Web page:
Remember Joe Malone? Unless you’re a Massachusetts political junkie — or Beacon Hill hack — you probably don’t.
Malone’s announcement — that he is quitting the Republican Party to become an independent — raises two, admittedly contradictory, questions.
No. 1: Why?
No. 2: Who cares?
With respect to the first, Malone says that he can no longer “relate” to the national GOP and the Republican Congress. He complains about polarization, the Tea Party, and (insert the latest cliche about Ted Cruz). Malone claims the GOP has become too conservative and too uncompromising — which is amusing, considering that in 1998 the same critiques were made of Malone when he challenged then acting-Gov. Paul Cellucci from the right for the Republican nomination for governor.
In any event, what does the Republican Congress have to do with the Massachusetts GOP — which represents the most liberal wing of the Republican Party?
Are we seeing the havoc that medical marijuana has wrought on our political culture? Because clearly anyone who believes that Charlie Baker is cut from the same cloth as Rand Paul has been smoking some funny stuff.
To be sure, the notion that the national GOP has damaged the Republican brand in a way that may trickle down to the states isn’t entirely crazy. Unfortunately, however, Malone’s announcement plays right into the hands of Democrats who disingenuously paint with broad brush to scare and confuse voters into thinking Scott Brown is no different than Mitch McConnell and Gabe Gomez no different than U.S. Sen. Cruz.
So why is Malone turning his back on the Mass. GOP? If frustration with the Republican Congress provides an inadequate answer, what rational explanation is there?
Malone claims that the state party’s inherent weakness makes it a losing proposition. And it is true that the Mass GOP recently has struggled.
But the Mass GOP is not the Titanic. It was successful before. And it can be successful again. So, why not fight from within to make the party stronger?
“The problem with my trying to be a positive force in the Republican Party,” Malone told Michael Graham last week on Boston Herald Radio, “is that you’ve got a lot of the consultants, the power players, who will fight for their life to maintain that little petty power base of theirs.” Translation: They no longer listen to Malone.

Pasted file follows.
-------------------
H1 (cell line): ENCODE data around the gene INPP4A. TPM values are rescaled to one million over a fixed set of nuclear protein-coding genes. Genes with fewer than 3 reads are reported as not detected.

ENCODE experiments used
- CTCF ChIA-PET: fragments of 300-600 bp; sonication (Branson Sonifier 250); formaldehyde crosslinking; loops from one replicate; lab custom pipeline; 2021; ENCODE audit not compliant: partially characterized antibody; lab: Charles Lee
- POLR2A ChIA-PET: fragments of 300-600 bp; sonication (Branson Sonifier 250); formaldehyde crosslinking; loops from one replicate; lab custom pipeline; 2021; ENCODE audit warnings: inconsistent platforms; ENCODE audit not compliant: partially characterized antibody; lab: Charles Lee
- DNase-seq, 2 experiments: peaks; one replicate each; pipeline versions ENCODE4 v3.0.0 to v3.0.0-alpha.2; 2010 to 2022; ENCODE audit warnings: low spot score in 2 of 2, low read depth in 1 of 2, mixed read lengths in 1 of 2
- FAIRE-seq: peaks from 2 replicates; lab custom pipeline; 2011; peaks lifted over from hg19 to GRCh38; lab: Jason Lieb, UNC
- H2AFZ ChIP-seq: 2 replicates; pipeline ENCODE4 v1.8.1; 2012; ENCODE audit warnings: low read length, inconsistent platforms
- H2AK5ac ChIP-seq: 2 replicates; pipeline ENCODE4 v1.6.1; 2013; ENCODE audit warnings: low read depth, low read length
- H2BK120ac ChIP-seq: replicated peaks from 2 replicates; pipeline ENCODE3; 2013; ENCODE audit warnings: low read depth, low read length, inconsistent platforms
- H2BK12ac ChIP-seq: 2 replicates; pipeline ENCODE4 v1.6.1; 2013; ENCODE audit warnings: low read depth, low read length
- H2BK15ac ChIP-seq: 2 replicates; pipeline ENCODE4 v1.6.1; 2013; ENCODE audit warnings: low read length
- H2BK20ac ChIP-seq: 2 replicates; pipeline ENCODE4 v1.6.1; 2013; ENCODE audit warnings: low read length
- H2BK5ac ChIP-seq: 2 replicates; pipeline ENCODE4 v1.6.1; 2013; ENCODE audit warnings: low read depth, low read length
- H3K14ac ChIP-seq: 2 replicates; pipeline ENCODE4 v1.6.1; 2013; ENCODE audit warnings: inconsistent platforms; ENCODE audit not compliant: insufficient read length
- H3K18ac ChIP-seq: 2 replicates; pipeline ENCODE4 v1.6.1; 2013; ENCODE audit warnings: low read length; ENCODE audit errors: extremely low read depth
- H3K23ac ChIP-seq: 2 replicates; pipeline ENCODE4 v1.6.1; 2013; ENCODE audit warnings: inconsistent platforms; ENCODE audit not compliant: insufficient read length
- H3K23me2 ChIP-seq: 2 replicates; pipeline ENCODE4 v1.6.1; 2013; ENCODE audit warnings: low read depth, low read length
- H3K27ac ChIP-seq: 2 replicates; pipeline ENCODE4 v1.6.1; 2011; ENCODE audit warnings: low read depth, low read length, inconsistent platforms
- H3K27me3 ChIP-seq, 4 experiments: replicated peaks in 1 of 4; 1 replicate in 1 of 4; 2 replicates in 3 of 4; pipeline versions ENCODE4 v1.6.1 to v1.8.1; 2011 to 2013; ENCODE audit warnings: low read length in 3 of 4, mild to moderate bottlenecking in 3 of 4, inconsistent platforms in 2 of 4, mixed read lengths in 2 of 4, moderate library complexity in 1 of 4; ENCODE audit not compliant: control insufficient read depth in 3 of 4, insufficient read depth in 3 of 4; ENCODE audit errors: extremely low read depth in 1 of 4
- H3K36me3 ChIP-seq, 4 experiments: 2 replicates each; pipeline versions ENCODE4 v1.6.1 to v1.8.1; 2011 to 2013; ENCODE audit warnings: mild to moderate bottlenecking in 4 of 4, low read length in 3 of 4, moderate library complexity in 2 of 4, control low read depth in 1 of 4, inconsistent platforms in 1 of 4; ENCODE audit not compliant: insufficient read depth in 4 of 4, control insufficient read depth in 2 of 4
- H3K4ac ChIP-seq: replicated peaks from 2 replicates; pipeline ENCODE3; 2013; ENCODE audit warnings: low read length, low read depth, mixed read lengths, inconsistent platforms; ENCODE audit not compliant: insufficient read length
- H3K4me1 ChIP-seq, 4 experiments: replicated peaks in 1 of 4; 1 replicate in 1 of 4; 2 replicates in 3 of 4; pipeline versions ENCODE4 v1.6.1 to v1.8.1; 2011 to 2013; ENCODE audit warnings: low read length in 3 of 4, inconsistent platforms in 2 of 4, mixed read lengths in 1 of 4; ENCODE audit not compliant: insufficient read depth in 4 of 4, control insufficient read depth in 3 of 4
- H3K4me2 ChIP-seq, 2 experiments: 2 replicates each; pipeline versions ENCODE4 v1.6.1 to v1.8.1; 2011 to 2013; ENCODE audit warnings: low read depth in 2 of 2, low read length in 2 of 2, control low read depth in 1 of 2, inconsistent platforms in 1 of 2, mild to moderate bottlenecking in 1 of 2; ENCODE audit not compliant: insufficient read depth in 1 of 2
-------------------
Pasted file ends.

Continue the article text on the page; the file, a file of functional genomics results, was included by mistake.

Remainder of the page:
I can certainly think of reasons one might want to be unaffiliated in Massachusetts. For starters, independent voters can choose to vote in either the Republican or Democratic primary in each election cycle, which gives them more power to control the nominating process.
But Malone isn’t just becoming an unaffiliated voter — he is throwing his support behind independent gubernatorial candidate Joe McCormick. “You don’t have to have just Chocolate and Vanilla,” Malone says. “Sometime you can have another type of ice cream.”
Yeah, except guess what, Joe? Rocky Road isn’t winning any statewide polls. So, while you might enjoy the flavor, a vote for Rocky Road only helps Vanilla consolidate power.
Malone knows as well as anyone that supporting independent candidates in Massachusetts only helps the Democrats. So, why — really — is Malone jumping ship now?
To hurt Charlie Baker? (There must be a back story here.)
To punish party bosses, because, like Rodney Dangerfield, Joe “don’t get no respect”?
Or is Malone simply trying to remain relevant?
Which brings us to question No. 2: Who really cares what Malone thinks anyway? Other than Democrats and Joe McCormick, nobody.